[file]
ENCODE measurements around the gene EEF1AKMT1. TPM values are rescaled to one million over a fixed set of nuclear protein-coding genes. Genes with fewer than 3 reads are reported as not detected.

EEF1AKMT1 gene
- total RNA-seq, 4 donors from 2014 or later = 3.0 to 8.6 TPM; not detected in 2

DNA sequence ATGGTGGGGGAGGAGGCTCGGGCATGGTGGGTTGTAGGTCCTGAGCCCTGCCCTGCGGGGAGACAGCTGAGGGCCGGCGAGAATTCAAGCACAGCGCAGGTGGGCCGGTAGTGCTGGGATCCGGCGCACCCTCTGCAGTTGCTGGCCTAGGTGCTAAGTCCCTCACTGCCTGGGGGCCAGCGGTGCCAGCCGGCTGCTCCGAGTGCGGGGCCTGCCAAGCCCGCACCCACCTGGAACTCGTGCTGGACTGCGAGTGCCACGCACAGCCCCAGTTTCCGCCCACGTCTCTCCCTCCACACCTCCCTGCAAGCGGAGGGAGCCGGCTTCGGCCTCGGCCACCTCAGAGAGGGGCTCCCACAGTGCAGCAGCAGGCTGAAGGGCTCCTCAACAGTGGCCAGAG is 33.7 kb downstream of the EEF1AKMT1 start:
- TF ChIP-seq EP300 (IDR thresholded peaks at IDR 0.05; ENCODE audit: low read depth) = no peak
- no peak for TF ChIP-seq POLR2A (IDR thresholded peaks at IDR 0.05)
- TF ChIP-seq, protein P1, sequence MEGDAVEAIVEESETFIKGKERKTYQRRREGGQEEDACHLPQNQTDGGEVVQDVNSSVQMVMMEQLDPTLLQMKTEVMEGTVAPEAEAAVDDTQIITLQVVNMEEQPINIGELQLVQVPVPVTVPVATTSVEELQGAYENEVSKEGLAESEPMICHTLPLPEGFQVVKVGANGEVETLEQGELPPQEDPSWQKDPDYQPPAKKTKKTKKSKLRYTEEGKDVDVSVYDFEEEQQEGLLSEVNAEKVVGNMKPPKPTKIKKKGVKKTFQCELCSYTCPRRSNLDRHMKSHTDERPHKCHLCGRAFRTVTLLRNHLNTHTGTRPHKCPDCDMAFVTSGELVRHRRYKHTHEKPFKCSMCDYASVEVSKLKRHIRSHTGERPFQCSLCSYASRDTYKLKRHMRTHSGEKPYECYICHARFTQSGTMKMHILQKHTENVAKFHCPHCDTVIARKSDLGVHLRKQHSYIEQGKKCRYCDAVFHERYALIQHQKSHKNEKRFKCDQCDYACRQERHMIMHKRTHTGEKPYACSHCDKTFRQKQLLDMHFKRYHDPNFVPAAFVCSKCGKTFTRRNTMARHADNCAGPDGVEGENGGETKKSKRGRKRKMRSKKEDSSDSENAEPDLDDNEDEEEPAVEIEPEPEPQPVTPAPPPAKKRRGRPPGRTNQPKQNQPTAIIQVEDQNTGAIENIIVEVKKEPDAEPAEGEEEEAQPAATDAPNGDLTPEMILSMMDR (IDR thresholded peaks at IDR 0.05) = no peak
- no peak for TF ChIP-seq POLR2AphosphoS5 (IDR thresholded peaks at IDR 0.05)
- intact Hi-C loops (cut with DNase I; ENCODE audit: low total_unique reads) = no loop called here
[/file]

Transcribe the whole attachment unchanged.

ENCODE measurements around the gene EEF1AKMT1. TPM values are rescaled to one million over a fixed set of nuclear protein-coding genes. Genes with fewer than 3 reads are reported as not detected.

EEF1AKMT1 gene
- total RNA-seq, 4 donors from 2014 or later = 3.0 to 8.6 TPM; not detected in 2

DNA sequence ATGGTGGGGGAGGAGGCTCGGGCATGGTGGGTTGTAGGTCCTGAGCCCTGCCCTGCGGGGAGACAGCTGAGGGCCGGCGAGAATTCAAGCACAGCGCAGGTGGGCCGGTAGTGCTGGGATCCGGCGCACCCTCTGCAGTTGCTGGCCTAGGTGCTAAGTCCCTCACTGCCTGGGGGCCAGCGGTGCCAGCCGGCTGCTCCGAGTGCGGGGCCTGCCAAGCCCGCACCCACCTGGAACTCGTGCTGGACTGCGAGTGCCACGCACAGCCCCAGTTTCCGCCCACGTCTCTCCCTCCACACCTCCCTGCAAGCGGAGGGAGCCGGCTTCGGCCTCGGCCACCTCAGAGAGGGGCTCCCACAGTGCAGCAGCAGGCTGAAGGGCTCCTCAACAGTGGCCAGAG is 33.7 kb downstream of the EEF1AKMT1 start:
- TF ChIP-seq EP300 (IDR thresholded peaks at IDR 0.05; ENCODE audit: low read depth) = no peak
- no peak for TF ChIP-seq POLR2A (IDR thresholded peaks at IDR 0.05)
- TF ChIP-seq, protein P1, sequence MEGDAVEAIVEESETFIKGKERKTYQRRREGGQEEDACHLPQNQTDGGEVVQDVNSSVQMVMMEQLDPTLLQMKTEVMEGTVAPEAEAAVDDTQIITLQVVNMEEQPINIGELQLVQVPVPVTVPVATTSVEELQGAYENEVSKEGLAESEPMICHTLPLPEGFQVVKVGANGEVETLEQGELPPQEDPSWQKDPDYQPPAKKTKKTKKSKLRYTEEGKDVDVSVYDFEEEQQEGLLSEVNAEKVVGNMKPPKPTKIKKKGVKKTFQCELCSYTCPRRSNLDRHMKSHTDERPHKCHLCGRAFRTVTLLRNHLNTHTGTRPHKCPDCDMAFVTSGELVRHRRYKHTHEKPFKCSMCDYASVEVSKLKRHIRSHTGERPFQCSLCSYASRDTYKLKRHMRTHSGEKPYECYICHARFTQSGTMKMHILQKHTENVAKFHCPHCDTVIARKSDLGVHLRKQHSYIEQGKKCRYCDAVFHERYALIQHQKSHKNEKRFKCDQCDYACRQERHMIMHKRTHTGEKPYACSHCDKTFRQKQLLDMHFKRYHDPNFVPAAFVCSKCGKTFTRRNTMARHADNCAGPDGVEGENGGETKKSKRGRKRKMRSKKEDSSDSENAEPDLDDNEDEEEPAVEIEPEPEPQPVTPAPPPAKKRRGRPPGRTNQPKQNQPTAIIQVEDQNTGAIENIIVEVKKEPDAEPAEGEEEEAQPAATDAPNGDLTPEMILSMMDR (IDR thresholded peaks at IDR 0.05) = no peak
- no peak for TF ChIP-seq POLR2AphosphoS5 (IDR thresholded peaks at IDR 0.05)
- intact Hi-C loops (cut with DNase I; ENCODE audit: low total_unique reads) = no loop called here